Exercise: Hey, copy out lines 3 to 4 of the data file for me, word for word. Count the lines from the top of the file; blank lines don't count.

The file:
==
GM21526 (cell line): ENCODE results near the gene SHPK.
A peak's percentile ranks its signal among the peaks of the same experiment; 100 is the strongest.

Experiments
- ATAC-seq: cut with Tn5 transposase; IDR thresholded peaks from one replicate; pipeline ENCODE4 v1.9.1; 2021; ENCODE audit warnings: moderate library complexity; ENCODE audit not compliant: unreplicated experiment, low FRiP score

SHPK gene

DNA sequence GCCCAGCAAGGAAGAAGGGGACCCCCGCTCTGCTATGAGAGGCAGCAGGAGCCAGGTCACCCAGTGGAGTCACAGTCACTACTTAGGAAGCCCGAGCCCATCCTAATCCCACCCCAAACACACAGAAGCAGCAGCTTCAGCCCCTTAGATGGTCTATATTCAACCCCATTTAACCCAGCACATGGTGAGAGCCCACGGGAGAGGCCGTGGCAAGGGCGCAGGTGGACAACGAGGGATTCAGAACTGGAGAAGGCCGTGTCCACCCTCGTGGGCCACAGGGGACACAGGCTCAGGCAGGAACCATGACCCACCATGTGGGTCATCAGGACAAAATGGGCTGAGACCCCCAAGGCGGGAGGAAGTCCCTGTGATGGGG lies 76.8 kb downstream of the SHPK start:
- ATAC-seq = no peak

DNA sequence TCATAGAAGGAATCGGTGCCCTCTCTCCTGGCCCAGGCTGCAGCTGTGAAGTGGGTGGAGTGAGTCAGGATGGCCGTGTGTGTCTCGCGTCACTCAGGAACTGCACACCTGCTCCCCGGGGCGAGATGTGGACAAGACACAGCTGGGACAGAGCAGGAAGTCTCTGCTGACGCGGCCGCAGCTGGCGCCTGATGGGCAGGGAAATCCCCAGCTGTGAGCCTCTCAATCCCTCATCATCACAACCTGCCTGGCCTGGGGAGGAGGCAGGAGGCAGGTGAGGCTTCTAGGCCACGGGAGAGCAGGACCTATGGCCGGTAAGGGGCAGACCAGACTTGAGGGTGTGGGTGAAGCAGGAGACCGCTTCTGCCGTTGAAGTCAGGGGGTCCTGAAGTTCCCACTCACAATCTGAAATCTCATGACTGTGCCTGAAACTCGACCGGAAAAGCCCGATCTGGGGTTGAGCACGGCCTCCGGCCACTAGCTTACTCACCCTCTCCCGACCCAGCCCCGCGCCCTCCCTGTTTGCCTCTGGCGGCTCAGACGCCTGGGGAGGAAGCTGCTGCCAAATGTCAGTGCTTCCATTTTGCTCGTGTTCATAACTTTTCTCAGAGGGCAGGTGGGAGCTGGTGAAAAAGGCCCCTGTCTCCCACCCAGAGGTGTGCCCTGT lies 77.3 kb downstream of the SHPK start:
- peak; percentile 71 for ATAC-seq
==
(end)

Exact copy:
Experiments
- ATAC-seq: cut with Tn5 transposase; IDR thresholded peaks from one replicate; pipeline ENCODE4 v1.9.1; 2021; ENCODE audit warnings: moderate library complexity; ENCODE audit not compliant: unreplicated experiment, low FRiP score